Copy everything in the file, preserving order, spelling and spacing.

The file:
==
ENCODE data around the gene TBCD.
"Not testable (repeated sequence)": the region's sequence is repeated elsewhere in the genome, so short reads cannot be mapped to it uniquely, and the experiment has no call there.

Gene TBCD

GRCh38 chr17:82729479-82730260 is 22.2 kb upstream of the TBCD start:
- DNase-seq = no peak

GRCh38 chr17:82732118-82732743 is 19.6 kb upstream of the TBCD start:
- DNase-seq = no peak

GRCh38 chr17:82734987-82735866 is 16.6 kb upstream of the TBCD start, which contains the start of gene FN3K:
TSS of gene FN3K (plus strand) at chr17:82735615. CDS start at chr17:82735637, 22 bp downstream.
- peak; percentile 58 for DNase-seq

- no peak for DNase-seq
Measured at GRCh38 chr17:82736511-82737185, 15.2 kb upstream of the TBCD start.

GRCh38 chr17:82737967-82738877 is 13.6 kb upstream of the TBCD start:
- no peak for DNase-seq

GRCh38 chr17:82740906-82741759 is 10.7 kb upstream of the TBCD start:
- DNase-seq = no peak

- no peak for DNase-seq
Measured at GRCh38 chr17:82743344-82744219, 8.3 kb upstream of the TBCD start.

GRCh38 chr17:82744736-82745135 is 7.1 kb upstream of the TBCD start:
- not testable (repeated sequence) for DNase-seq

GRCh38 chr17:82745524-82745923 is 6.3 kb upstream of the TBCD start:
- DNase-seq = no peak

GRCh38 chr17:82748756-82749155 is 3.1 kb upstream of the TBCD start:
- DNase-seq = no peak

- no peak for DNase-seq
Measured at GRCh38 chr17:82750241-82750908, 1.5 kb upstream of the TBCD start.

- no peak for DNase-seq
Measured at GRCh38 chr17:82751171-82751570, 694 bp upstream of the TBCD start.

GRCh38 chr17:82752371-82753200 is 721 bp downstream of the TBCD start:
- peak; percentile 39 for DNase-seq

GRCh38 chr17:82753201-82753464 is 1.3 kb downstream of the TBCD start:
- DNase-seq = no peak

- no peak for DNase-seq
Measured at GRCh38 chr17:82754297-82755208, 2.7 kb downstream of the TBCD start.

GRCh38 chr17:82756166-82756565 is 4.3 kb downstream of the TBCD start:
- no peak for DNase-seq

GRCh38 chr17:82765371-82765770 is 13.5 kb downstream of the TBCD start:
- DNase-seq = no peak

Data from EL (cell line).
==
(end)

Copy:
ENCODE data around the gene TBCD.
"Not testable (repeated sequence)": the region's sequence is repeated elsewhere in the genome, so short reads cannot be mapped to it uniquely, and the experiment has no call there.

Gene TBCD

GRCh38 chr17:82729479-82730260 is 22.2 kb upstream of the TBCD start:
- DNase-seq = no peak

GRCh38 chr17:82732118-82732743 is 19.6 kb upstream of the TBCD start:
- DNase-seq = no peak

GRCh38 chr17:82734987-82735866 is 16.6 kb upstream of the TBCD start, which contains the start of gene FN3K:
TSS of gene FN3K (plus strand) at chr17:82735615. CDS start at chr17:82735637, 22 bp downstream.
- peak; percentile 58 for DNase-seq

- no peak for DNase-seq
Measured at GRCh38 chr17:82736511-82737185, 15.2 kb upstream of the TBCD start.

GRCh38 chr17:82737967-82738877 is 13.6 kb upstream of the TBCD start:
- no peak for DNase-seq

GRCh38 chr17:82740906-82741759 is 10.7 kb upstream of the TBCD start:
- DNase-seq = no peak

- no peak for DNase-seq
Measured at GRCh38 chr17:82743344-82744219, 8.3 kb upstream of the TBCD start.

GRCh38 chr17:82744736-82745135 is 7.1 kb upstream of the TBCD start:
- not testable (repeated sequence) for DNase-seq

GRCh38 chr17:82745524-82745923 is 6.3 kb upstream of the TBCD start:
- DNase-seq = no peak

GRCh38 chr17:82748756-82749155 is 3.1 kb upstream of the TBCD start:
- DNase-seq = no peak

- no peak for DNase-seq
Measured at GRCh38 chr17:82750241-82750908, 1.5 kb upstream of the TBCD start.

- no peak for DNase-seq
Measured at GRCh38 chr17:82751171-82751570, 694 bp upstream of the TBCD start.

GRCh38 chr17:82752371-82753200 is 721 bp downstream of the TBCD start:
- peak; percentile 39 for DNase-seq

GRCh38 chr17:82753201-82753464 is 1.3 kb downstream of the TBCD start:
- DNase-seq = no peak

- no peak for DNase-seq
Measured at GRCh38 chr17:82754297-82755208, 2.7 kb downstream of the TBCD start.

GRCh38 chr17:82756166-82756565 is 4.3 kb downstream of the TBCD start:
- no peak for DNase-seq

GRCh38 chr17:82765371-82765770 is 13.5 kb downstream of the TBCD start:
- DNase-seq = no peak

Data from EL (cell line).